Steve Marti of the University of Delaware brings H-Nationalism another monthly update on nationalism and the commemoration of the First World War. Please feel free to respond to this post. Interested in contributing to this series? Drop Steve a line at firstname.lastname@example.org.
In the aftermath of commemorations for major battles such as Verdun and the Somme, August remains a relatively quiet month for centenary events. Following on a variety of editorials on the relationship between the centenary of the Battle of the Somme and the Brexit referendum, mentioned in the last post, Edward Madigan published an essay in History Today on the limited impact of a Brexit on the steady rapprochement between commemorations of the Easter Rising and commemorations of Irish soldiers who served with British forces during the First World War.
Camp Gallipoli once again fell under scrutiny for questionable finances. The controversial charity, mentioned in posts 6, 16, and 17 of this series, marketed a series of overnight commemorations of Anzac Day across Australia as charitable fund-raisers for veterans’ causes. The charity is currently under investigation for pocketing a suspected $60,000 in profits.
In an example of transnational remembrance, a jury of French and New Zealand officials announced four finalists for the competition to design a memorial to France at Pukeahu National War Memorial Park in Wellington. The French Memorial, as the project is tentatively called, seeks to commemorate the shared sacrifice of French and New Zealand soldiers during the First World War.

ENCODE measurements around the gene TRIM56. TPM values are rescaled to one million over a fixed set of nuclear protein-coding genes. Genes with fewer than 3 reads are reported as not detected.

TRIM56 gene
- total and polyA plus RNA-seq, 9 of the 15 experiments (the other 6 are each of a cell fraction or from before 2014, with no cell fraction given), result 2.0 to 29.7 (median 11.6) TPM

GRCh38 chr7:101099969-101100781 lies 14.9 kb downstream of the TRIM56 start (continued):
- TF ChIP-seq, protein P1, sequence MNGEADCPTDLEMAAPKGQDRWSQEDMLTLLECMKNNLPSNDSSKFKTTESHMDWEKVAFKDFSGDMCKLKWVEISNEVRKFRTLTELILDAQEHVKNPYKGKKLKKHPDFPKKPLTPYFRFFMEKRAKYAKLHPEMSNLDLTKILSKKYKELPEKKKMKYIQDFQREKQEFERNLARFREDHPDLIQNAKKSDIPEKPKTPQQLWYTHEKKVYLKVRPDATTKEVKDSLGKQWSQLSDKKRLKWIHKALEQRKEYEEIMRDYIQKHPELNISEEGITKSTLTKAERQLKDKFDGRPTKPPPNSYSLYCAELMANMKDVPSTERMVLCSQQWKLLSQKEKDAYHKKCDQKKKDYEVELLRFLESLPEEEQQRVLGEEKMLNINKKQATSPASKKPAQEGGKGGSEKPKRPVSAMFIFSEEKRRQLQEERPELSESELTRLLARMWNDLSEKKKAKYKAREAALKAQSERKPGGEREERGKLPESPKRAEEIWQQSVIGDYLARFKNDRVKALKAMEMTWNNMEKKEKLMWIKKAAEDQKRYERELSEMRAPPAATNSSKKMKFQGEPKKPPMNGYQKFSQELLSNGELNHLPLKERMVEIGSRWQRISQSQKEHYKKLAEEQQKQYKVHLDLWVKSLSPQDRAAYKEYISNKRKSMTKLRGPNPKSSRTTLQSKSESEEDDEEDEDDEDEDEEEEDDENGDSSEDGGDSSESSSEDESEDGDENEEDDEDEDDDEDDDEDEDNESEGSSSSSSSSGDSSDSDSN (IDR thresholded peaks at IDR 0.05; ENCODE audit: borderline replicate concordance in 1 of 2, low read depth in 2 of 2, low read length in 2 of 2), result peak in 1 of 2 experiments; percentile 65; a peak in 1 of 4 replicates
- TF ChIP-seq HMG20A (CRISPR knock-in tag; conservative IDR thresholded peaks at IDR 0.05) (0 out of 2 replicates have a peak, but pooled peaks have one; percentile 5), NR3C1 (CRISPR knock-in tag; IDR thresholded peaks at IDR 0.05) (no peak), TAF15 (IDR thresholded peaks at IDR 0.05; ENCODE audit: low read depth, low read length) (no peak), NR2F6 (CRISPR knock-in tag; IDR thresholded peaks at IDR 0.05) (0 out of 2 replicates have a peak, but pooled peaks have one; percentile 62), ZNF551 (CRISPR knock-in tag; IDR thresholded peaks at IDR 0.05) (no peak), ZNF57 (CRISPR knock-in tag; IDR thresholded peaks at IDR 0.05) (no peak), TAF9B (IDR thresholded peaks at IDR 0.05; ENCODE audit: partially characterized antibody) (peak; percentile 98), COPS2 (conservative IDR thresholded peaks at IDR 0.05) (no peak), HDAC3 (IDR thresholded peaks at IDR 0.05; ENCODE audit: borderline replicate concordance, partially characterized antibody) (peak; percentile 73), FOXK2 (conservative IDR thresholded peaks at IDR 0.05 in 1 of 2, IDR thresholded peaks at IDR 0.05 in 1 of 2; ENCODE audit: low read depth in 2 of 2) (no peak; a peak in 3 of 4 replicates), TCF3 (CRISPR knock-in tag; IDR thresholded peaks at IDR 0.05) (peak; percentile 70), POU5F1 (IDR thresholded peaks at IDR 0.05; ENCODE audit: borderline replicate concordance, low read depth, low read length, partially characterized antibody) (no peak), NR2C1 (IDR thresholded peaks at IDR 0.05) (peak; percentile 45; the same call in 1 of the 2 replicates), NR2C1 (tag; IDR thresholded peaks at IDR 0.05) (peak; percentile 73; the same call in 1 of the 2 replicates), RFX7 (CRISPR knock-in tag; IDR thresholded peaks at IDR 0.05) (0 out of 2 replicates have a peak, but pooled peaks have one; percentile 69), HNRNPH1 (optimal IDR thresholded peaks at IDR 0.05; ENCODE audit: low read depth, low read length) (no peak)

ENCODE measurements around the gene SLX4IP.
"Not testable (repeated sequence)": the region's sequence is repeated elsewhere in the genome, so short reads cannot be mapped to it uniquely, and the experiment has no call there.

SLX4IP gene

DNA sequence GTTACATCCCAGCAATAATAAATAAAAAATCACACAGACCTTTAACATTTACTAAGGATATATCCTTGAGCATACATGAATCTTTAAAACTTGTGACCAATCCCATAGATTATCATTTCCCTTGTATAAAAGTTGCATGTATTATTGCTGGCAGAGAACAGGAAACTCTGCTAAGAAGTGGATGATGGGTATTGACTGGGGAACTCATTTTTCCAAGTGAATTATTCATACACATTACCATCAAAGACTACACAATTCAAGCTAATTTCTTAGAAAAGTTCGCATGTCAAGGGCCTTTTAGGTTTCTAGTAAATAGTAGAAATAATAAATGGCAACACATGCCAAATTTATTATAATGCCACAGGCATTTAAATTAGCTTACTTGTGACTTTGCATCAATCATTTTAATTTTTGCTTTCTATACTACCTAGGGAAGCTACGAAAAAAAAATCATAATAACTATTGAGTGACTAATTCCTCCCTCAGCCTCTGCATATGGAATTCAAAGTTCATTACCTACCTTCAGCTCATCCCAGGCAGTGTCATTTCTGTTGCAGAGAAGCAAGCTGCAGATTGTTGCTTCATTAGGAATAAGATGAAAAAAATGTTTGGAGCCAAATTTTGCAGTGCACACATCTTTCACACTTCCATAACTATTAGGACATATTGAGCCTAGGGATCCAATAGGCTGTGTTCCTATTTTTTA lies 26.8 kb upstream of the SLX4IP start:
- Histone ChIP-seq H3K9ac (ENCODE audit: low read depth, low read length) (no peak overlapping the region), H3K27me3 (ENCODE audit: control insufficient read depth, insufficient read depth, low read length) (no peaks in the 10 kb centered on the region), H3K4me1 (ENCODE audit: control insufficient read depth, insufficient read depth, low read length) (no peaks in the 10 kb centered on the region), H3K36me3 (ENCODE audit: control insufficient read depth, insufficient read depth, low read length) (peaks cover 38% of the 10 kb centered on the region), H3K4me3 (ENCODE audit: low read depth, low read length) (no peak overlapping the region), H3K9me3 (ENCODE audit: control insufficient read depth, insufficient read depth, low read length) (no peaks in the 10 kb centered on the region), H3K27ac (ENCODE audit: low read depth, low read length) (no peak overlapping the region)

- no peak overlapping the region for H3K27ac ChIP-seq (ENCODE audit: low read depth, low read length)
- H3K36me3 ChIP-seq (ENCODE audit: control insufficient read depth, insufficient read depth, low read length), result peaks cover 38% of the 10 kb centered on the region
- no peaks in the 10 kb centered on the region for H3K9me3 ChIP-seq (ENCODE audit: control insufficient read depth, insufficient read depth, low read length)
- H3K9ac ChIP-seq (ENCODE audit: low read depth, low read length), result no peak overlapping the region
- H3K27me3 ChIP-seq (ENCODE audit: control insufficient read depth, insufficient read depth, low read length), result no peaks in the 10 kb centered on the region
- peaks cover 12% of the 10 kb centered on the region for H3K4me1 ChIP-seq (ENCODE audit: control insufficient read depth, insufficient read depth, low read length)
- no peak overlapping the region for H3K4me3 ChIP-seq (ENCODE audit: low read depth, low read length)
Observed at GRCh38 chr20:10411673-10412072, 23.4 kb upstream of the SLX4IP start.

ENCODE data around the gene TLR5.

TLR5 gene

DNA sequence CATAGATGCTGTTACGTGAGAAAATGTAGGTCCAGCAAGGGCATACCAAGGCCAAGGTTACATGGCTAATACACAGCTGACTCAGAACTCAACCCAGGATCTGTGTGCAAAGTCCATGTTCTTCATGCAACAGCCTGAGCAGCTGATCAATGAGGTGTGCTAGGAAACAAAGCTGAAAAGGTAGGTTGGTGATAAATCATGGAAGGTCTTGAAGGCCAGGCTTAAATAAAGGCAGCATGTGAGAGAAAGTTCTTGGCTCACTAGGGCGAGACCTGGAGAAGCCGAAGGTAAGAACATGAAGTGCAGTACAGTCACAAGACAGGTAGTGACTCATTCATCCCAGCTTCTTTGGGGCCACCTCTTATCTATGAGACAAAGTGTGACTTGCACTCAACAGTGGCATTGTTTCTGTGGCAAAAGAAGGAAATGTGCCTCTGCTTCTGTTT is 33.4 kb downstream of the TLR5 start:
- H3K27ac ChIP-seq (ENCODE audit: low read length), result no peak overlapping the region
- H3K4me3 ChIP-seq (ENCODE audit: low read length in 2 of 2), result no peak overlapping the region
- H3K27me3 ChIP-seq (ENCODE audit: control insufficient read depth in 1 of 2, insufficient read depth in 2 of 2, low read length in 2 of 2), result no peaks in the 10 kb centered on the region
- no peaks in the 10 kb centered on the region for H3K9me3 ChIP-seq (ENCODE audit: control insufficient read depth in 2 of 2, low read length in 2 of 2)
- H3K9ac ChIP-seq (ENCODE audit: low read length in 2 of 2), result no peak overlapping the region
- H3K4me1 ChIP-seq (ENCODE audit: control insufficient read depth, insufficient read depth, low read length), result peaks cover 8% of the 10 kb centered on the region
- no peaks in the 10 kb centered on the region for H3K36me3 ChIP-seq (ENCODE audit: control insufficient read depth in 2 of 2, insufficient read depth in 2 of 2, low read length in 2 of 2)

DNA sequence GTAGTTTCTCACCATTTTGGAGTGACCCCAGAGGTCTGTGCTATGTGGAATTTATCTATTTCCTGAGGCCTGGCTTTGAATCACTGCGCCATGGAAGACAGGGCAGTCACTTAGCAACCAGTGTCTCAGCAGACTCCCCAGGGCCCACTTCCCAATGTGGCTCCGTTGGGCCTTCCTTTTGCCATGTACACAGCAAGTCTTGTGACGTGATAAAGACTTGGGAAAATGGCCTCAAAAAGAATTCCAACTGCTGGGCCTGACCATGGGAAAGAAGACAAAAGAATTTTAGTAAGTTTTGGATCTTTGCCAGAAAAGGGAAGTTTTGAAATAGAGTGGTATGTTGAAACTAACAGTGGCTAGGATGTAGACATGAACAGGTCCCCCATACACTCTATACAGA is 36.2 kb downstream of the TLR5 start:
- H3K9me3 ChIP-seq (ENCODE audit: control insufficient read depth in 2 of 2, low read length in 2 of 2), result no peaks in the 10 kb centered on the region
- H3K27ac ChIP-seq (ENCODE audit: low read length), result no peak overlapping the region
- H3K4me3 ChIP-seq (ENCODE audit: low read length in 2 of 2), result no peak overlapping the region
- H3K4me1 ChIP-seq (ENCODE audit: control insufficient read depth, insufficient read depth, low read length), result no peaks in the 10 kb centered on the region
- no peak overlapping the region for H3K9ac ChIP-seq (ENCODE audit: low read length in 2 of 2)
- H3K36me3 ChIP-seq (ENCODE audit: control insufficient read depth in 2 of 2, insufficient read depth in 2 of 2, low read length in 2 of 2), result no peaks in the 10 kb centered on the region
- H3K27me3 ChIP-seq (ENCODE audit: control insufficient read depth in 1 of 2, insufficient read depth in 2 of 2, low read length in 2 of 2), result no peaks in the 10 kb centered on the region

Pakistani artist Imran Qureshi began painting the pavement of two city parks in Bradford, England to commemorate the service of Sikh, Muslim, and Hindu soldiers who served during the First World War. The Qureshi received support from the WW1 Centenary Arts Commission, which also sponsored such notable public commemorations as the London Tower Poppies and “we’re here because we’re here.”
The Nikkei National Museum and Cultural Centre in Burnaby, British Columbia unveiled a new plaque to commemorate the service of Japanese-Canadian soldiers who served during the First World War. While the Canadian military did not include any explicit policies of racial exclusion in its recruiting regulations, recruiting officers in British Columbia consistently turned away Japanese-Canadians who volunteered for service. Japanese volunteers travelled to the neighbouring province of Alberta to enlist.
A Belgian tourism company established an office in Halifax, Nova Scotia hoping to capitalize on Canadian demand for First World War battlefield tours.